This study looked at consumer perceptions surrounding the healthiness of processed foods and how this relates to food classification systems and nutrient profiling. It involved an online survey of 498 Swiss consumers. Participants were asked to describe their associations and feelings towards ‘food produced by the food industry’.
They were also asked to score 27 foods in terms of their degree of processing and how this relates to their perceived healthiness. Results of this survey were then compared to the NOVA and Nutri-Score systems which assess levels of food processing and nutritional value, respectively.
The phrase ‘food produced by the food industry’ was generally associated with terms like ‘convenience food’, ‘unhealthy’, and ‘additives’. Associations were overall more negative than positive. Moreover, following scoring of the 27 foods a clear pattern emerged: as perceived degree of processing increased, perceived healthiness decreased (see figure below).
Image: Figure 2, Hässig et al., 2023. Correlation between mean processing perception and mean healthiness perception of 27 food products.
The NOVA system classifies food based on the ‘extent’ and ‘purpose’ of food processing. It consists of four major categories: minimally processed food; processed culinary ingredients; processed foods; and ultra-processed foods. Respondents' perceived degree of processing for each of 27 different food products overlapped significantly with the corresponding NOVA categories. For example, products in category 4 (ultra-processed foods) of NOVA were primarily perceived as the most processed.
There was also significant overlap between participant responses and the Nutri-Score assessment of nutritional value - foods perceived as less healthy had lower nutritional value according to the Nutri-Score system. Finally there was also broad agreement between the NOVA and Nutri-Score systems: foods categorised as more highly processed by NOVA had lower nutritional value according to Nutri-Score.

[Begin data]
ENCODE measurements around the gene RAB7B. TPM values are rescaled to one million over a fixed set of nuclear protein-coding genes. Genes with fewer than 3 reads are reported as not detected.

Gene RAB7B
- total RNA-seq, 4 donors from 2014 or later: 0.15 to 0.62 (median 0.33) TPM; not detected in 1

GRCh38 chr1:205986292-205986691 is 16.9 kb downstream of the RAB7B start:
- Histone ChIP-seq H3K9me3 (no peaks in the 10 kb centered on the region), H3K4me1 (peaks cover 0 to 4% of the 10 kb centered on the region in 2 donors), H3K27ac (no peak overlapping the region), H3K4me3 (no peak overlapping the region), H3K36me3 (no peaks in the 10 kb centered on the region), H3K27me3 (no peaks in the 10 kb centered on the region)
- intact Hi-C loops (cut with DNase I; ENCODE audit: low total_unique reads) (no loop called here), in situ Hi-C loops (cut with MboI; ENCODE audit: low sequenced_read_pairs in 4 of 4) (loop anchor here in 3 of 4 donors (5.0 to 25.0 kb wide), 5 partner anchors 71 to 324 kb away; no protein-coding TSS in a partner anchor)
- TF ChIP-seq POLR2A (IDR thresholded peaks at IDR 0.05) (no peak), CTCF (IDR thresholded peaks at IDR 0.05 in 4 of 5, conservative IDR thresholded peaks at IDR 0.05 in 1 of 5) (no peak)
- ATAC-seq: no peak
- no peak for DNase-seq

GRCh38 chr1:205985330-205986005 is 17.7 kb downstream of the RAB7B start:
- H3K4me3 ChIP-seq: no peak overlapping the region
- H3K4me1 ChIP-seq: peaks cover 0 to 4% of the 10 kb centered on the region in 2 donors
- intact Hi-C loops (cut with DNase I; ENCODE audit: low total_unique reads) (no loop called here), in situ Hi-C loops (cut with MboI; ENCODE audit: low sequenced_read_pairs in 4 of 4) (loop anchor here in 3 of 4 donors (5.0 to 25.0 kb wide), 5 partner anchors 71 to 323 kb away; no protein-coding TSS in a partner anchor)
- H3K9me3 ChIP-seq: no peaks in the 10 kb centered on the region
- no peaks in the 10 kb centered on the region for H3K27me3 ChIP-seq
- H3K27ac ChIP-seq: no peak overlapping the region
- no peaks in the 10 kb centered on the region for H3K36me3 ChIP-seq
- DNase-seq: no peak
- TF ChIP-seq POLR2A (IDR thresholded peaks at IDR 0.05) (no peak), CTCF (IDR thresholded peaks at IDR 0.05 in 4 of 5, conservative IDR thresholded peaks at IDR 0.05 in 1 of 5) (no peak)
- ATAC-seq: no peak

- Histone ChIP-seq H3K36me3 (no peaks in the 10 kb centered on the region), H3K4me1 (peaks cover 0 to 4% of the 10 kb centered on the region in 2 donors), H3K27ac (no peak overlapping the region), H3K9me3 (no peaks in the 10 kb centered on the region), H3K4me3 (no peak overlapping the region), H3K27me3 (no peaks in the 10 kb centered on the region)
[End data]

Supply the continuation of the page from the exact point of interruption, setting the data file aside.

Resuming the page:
Overall this study confirms that consumers use the degree of food processing to inform decisions on food healthiness, and these perceptions overlap with the NOVA food classification system. It concludes that since the level of processing does not always accurately reflect healthiness it is important for food manufacturers and nutritionists to help consumers better understand the nutritional value of foods.
Demand for processed food is increasing, but at the same time, some of these products have been strongly criticised for causing non-communicable diseases. Only a few studies have analysed consumers’ perceptions of food processing and, especially, ultra-processed foods. We examined consumers’ associations with processed foods, as well as how their processing and healthiness perceptions are related to food classification systems (i.e. NOVA) and the nutritional value of foods (i.e. Nutri-Score). An online survey was conducted with 498 Swiss consumers, who indicated their associations with the term ‘foods produced by the industry’. Furthermore, the respondents indicated how they perceived the healthiness and degree of processing of 27 foods that differed in how much they had been processed. The results suggest that consumers have rather negative associations with food processing. Consumers use the perceived degree of processing as a cue in their evaluation of the healthiness of foods. The use of this heuristic may result in biased decisions. Furthermore, we found a strong agreement between laypeople’s perceived level of processing and the NOVA classification system.
Hässig, A., Hartmann, C., Sanchez-Siles, L., and Siegrist, M., 2023. Perceived degree of food processing as a cue for perceived healthiness: The NOVA system mirrors consumers’ perceptions, Food Quality and Preference.
View the original article here. See also the Table Explainer What is ultra-processed food? And why do people disagree about its utility as a concept?